MBA, CFA, MS Finance value added?

Hey guys,

I was hoping you more experience people could give me your input with how certain degrees can add value / opportunity to different careers. I know I should focus on level 3 first and I’ve gather a lot of great information from bchad, numi, cfavsmba, etc…

i’m a few years working at a consultant firm. Many agree that getting an MBA next would help with getting into the buy-side research side. I also recall bchad saying MBA teaches you how to get things done which is a great value add to be a PM. Also a lot of people who are PM’s also came from buy-side research position. Also from my observation a lot of people have their MBA and CFA in this investment/fund management industry. I also understand great track records and experience will be much more valuable then all those fancy letters.

  1. So if I don’t plan to go back to get my MBA anytime soon (because it’s so expensive without a company sponsoring you) what other options do you have?

  2. Though I may not fully understand it, getting an MBA seems to give you a fresh start to switching careers (it’s like they see fresh meat they can mold so the hire you to build you to their ideal employee) Which i’d like to say I feel like if someone wanted to hire me to be an PM associate vs a right out of MBA grade I feel like I would do just as well short and long term (my opinion of course)

  3. Do people look at MS Finance and MBA value added the same? I know the MS Finance has been picking up in popularity and growing every year. I guess most MBA focus on running a business, but if those MBA grads can learn the analytical part of Investments can’t someone who learned the analytical part first (CFA/MS Finance) pick up the running the business part later?

  4. Would writing things for seeking alpha help on the buy-side? I recall numi stating you have to basically show your conviction and how you generate good ideas to seperate yourself. I feel like posting things is a way to proves the way you think (for better or worse)?

  5. Consultant’s dont become PM because lack of that same knowledge but they may have a better chance to get into a FoF because manager due diligence is a main expertise in the consultant business. So how can someone who has already put in lets say 10-15 years in the consultant side make that switch to become a PM for a fundamental equity fund?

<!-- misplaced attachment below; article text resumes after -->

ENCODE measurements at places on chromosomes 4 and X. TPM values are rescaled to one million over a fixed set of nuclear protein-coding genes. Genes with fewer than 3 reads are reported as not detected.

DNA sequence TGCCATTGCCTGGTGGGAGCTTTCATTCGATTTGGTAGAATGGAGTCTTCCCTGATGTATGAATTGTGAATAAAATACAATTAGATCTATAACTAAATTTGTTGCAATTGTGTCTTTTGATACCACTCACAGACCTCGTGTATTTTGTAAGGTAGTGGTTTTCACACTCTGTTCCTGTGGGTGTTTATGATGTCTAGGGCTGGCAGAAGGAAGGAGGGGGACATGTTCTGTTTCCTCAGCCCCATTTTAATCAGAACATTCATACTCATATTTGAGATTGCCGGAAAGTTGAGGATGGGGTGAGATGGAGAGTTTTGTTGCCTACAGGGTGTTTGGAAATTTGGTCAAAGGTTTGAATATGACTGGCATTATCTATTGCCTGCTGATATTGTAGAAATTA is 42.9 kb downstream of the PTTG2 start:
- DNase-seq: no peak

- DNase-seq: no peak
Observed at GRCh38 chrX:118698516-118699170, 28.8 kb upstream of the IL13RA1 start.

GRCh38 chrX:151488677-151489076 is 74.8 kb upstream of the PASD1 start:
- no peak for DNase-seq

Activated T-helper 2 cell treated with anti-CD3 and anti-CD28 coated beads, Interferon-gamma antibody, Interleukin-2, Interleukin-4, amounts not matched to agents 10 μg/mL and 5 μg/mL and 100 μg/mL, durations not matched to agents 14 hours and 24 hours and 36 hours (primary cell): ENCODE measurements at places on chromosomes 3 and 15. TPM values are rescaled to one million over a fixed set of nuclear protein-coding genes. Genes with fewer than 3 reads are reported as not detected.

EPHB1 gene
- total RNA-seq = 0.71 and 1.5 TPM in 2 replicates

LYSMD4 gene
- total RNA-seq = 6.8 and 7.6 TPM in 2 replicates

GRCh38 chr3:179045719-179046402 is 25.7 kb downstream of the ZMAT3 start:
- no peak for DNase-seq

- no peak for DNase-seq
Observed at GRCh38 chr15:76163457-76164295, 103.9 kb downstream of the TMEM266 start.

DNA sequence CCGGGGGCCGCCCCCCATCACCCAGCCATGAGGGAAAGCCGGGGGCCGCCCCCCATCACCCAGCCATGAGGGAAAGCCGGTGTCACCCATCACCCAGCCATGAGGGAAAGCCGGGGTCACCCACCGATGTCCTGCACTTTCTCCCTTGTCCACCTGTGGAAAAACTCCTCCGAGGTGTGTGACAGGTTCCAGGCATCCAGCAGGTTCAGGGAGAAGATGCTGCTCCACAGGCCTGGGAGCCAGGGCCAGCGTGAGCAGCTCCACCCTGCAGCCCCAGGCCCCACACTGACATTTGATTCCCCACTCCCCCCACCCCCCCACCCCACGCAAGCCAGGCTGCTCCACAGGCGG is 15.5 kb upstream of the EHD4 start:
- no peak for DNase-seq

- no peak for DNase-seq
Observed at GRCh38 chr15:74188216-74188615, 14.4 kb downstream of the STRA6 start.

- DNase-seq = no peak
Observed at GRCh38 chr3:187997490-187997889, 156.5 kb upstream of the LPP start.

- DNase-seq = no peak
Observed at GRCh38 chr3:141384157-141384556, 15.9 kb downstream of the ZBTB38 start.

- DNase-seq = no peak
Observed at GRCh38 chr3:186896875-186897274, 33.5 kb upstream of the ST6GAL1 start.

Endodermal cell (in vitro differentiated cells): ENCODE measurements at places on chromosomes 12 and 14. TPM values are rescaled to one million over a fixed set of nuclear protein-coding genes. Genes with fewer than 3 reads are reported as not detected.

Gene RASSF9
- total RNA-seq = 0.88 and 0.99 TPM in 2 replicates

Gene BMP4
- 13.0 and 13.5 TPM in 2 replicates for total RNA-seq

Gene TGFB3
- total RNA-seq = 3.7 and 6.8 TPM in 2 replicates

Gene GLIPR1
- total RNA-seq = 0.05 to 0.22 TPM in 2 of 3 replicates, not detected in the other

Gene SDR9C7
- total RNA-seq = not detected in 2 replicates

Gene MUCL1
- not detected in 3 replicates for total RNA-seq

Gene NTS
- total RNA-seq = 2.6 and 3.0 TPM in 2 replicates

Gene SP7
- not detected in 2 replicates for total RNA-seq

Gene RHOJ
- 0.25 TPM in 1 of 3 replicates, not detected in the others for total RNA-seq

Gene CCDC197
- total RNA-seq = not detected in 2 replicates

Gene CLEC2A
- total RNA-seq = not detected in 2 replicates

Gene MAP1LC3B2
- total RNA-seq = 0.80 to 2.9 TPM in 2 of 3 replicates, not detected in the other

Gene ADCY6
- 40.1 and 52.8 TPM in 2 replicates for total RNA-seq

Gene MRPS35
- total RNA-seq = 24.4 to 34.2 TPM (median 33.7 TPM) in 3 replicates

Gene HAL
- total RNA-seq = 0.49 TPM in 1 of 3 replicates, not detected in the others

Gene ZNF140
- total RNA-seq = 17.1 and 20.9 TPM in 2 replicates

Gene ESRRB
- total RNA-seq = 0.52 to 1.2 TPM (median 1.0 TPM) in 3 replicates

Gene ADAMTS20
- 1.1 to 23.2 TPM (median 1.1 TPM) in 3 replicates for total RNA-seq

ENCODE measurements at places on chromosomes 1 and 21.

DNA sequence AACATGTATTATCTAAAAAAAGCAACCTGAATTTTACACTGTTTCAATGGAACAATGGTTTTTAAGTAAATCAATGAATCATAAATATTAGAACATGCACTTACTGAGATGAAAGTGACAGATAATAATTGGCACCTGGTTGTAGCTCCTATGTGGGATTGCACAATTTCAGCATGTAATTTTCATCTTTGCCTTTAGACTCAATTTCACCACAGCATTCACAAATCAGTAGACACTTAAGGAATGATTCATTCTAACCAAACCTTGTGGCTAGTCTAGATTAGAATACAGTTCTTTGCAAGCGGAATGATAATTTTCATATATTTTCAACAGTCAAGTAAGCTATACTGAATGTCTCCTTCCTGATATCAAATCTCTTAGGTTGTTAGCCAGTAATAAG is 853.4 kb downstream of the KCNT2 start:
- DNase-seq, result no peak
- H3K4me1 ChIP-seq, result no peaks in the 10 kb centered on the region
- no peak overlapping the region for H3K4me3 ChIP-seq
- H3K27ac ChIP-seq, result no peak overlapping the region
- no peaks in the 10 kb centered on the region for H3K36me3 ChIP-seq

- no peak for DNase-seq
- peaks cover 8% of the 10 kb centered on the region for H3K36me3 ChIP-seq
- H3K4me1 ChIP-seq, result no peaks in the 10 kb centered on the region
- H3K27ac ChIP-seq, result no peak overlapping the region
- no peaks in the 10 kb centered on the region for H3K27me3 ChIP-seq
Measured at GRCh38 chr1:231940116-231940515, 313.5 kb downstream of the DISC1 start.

My end goal, I would like to become a PM for an equity growth fund, I think the best ways to get their would probably be Portfolio Associate or Buy-Side Analyst. I see a lot of people start out in the backoffice get their CFAs but they never seem to get that chance to move in those positions. maybe MBA is the best way and i’m just being stubborn trying to find another way.

Thanks again for all those who provide feedback.

In my opinion, MS Finance and CFA are redundant, whereas the MBA is different.

In most jobs in this industry, you don’t need anything else than MBA and CFA.

See my thoughts above yo!

In hindsight, I would have rather got an MS in Finance than an MBA. Thus, doing CFA.

A few years from now, I’ll have another ‘in hindsight’ I suppose.

MS Finance programs differ a lot. Some are very quant focused, some are light versions of MBAs, some are identical to the CFA curriculum. So a lot of it depends on what you want to do.


I may vary will not understand fully what a PM does since i’ve actually never asked them and have only read about what they do and know what they do from a consultant perspective.

ER is something i’d do to get to be a PM. ER isn’t really an end goal of mine.

I think what a PM does is a lot of sucking up/sales of their fund and picking the stocks they think would be best for their optimal portfolio. Using their own data or using what the ER analyst has provided. that’s what I think they do? I wouldn’t be opposed to FoF PM since consulting is in a way FoF analyst type due diligence. I like the consulting side. I think if I could become a CIO of a major endowment that would be awesome but despite not getting much love those guys are sure pretty smart.

So you want to be a PM, but you don’t know what a PM does? Perhaps step one is clarify what a PM does.

well I know what I think is what they do (form reading and conversation) which is why im interested. Isn’t that for most people how they get into a certain field? But most of the time when people actually start working it’s different then what they expected because of business culture difference between companies or for other reasons.

If you can provide additional clarity or input please do contribute.

Oh the endless debate of MBAvCFA group think chatter. If you’re company is going to pay for a MBA and is required to move up than go for it but if MBA is required but company is not paying for it than find a new job.